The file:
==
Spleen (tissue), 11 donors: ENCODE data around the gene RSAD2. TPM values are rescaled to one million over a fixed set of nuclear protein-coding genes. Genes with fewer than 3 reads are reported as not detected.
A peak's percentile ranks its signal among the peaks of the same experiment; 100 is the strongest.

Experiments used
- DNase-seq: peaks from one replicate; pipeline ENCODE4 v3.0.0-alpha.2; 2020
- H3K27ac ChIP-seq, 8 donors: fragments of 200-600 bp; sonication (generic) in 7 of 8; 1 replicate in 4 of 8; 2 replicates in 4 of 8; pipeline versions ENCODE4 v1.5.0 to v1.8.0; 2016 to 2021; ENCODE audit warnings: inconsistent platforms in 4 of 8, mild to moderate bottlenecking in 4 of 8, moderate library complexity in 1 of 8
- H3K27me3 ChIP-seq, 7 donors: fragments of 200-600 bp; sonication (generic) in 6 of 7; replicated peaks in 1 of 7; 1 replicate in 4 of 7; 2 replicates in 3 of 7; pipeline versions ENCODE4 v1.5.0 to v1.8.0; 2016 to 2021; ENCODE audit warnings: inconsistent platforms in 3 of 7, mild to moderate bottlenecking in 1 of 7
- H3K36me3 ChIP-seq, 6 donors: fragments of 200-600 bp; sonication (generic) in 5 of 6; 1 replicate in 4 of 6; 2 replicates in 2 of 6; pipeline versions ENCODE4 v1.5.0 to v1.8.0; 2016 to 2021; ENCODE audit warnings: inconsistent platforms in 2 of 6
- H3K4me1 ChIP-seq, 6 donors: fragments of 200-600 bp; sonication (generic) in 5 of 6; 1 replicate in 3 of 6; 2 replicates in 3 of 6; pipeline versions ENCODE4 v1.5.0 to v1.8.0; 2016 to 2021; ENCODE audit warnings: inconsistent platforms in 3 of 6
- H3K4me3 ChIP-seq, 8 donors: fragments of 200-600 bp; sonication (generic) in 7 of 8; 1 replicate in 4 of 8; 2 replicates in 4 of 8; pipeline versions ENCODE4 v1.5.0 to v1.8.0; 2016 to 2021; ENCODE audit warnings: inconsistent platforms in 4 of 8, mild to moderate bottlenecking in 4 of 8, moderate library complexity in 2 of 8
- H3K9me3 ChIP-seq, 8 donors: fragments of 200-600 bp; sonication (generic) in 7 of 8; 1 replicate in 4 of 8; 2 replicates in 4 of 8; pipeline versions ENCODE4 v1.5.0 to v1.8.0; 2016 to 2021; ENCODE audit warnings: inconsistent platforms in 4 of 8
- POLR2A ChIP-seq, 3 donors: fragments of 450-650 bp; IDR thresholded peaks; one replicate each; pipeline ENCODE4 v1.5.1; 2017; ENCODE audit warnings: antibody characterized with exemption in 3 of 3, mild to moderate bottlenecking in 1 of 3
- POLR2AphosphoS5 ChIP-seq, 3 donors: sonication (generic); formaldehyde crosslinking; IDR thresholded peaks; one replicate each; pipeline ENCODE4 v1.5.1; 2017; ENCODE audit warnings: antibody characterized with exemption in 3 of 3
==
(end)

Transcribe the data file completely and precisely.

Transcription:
Spleen (tissue), 11 donors: ENCODE data around the gene RSAD2. TPM values are rescaled to one million over a fixed set of nuclear protein-coding genes. Genes with fewer than 3 reads are reported as not detected.
A peak's percentile ranks its signal among the peaks of the same experiment; 100 is the strongest.

Experiments used
- DNase-seq: peaks from one replicate; pipeline ENCODE4 v3.0.0-alpha.2; 2020
- H3K27ac ChIP-seq, 8 donors: fragments of 200-600 bp; sonication (generic) in 7 of 8; 1 replicate in 4 of 8; 2 replicates in 4 of 8; pipeline versions ENCODE4 v1.5.0 to v1.8.0; 2016 to 2021; ENCODE audit warnings: inconsistent platforms in 4 of 8, mild to moderate bottlenecking in 4 of 8, moderate library complexity in 1 of 8
- H3K27me3 ChIP-seq, 7 donors: fragments of 200-600 bp; sonication (generic) in 6 of 7; replicated peaks in 1 of 7; 1 replicate in 4 of 7; 2 replicates in 3 of 7; pipeline versions ENCODE4 v1.5.0 to v1.8.0; 2016 to 2021; ENCODE audit warnings: inconsistent platforms in 3 of 7, mild to moderate bottlenecking in 1 of 7
- H3K36me3 ChIP-seq, 6 donors: fragments of 200-600 bp; sonication (generic) in 5 of 6; 1 replicate in 4 of 6; 2 replicates in 2 of 6; pipeline versions ENCODE4 v1.5.0 to v1.8.0; 2016 to 2021; ENCODE audit warnings: inconsistent platforms in 2 of 6
- H3K4me1 ChIP-seq, 6 donors: fragments of 200-600 bp; sonication (generic) in 5 of 6; 1 replicate in 3 of 6; 2 replicates in 3 of 6; pipeline versions ENCODE4 v1.5.0 to v1.8.0; 2016 to 2021; ENCODE audit warnings: inconsistent platforms in 3 of 6
- H3K4me3 ChIP-seq, 8 donors: fragments of 200-600 bp; sonication (generic) in 7 of 8; 1 replicate in 4 of 8; 2 replicates in 4 of 8; pipeline versions ENCODE4 v1.5.0 to v1.8.0; 2016 to 2021; ENCODE audit warnings: inconsistent platforms in 4 of 8, mild to moderate bottlenecking in 4 of 8, moderate library complexity in 2 of 8
- H3K9me3 ChIP-seq, 8 donors: fragments of 200-600 bp; sonication (generic) in 7 of 8; 1 replicate in 4 of 8; 2 replicates in 4 of 8; pipeline versions ENCODE4 v1.5.0 to v1.8.0; 2016 to 2021; ENCODE audit warnings: inconsistent platforms in 4 of 8
- POLR2A ChIP-seq, 3 donors: fragments of 450-650 bp; IDR thresholded peaks; one replicate each; pipeline ENCODE4 v1.5.1; 2017; ENCODE audit warnings: antibody characterized with exemption in 3 of 3, mild to moderate bottlenecking in 1 of 3
- POLR2AphosphoS5 ChIP-seq, 3 donors: sonication (generic); formaldehyde crosslinking; IDR thresholded peaks; one replicate each; pipeline ENCODE4 v1.5.1; 2017; ENCODE audit warnings: antibody characterized with exemption in 3 of 3